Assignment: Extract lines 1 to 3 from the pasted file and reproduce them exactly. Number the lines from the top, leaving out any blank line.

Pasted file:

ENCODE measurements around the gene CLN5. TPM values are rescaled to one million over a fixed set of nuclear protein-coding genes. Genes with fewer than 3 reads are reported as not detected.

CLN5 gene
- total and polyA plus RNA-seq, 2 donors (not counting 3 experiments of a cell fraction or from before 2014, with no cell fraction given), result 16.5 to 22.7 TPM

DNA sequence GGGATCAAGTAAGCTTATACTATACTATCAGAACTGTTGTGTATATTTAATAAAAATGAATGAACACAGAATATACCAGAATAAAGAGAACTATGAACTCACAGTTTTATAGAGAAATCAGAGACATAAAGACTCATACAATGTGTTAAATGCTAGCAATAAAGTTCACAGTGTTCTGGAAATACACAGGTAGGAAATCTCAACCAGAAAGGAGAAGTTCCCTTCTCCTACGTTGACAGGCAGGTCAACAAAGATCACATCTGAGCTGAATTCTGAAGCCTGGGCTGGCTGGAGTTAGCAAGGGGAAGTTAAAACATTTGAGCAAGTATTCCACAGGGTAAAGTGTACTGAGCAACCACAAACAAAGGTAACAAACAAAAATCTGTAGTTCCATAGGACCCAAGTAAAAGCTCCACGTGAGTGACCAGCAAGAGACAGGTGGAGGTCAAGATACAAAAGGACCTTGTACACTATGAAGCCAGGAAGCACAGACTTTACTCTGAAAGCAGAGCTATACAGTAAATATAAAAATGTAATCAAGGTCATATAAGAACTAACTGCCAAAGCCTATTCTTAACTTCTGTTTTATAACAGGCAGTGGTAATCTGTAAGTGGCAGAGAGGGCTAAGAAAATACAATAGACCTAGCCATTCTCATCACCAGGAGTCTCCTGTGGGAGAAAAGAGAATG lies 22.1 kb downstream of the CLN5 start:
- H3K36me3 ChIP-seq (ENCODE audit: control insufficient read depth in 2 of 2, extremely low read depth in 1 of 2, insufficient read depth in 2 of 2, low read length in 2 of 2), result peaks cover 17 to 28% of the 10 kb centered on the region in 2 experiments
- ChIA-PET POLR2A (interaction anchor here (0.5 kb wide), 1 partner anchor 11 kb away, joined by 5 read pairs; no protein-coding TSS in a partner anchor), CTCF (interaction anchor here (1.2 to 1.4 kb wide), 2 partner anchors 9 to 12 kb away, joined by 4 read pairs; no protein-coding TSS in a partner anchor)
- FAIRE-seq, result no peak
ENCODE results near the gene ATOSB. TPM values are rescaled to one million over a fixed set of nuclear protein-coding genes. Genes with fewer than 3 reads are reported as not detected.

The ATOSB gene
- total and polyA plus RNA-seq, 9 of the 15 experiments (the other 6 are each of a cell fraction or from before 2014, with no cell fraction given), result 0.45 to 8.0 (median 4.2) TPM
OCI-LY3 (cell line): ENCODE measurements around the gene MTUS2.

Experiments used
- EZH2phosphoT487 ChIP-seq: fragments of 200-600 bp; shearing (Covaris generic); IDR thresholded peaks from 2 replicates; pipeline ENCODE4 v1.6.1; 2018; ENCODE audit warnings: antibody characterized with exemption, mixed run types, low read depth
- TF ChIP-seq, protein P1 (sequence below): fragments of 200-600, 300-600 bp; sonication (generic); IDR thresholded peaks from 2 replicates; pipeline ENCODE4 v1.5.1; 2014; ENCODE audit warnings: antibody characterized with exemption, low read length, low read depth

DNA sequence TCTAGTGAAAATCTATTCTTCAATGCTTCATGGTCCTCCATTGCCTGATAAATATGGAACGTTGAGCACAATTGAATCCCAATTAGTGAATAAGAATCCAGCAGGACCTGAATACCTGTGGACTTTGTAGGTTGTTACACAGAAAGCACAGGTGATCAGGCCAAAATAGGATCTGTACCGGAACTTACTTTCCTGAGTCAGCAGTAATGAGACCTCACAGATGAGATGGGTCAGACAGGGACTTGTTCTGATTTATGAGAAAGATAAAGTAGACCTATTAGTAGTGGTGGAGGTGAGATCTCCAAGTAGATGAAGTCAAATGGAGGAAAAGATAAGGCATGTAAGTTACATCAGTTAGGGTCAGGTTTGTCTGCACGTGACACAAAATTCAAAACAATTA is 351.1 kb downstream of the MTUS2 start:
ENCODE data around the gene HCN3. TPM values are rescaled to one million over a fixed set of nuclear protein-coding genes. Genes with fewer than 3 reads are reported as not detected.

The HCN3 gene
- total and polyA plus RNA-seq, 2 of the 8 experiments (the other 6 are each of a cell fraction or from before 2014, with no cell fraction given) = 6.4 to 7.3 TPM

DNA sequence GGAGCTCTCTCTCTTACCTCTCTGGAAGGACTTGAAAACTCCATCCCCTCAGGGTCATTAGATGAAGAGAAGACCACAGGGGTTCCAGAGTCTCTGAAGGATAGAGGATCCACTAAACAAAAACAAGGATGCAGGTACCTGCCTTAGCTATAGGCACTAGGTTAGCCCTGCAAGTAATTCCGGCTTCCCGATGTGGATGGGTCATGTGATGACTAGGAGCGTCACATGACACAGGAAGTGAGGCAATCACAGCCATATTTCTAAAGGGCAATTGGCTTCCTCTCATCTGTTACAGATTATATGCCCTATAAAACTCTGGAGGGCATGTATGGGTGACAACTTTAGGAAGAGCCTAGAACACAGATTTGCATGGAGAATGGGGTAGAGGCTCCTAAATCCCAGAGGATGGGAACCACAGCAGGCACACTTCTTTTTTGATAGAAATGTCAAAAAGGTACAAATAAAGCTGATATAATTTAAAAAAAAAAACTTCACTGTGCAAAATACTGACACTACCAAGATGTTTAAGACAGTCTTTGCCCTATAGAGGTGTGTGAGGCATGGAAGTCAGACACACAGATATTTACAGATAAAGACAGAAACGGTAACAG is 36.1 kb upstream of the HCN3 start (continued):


ENCODE measurements around the gene CLN5. TPM values are rescaled to one million over a fixed set of nuclear protein-coding genes. Genes with fewer than 3 reads are reported as not detected.

CLN5 gene
- total and polyA plus RNA-seq, 2 donors (not counting 3 experiments of a cell fraction or from before 2014, with no cell fraction given), result 16.5 to 22.7 TPM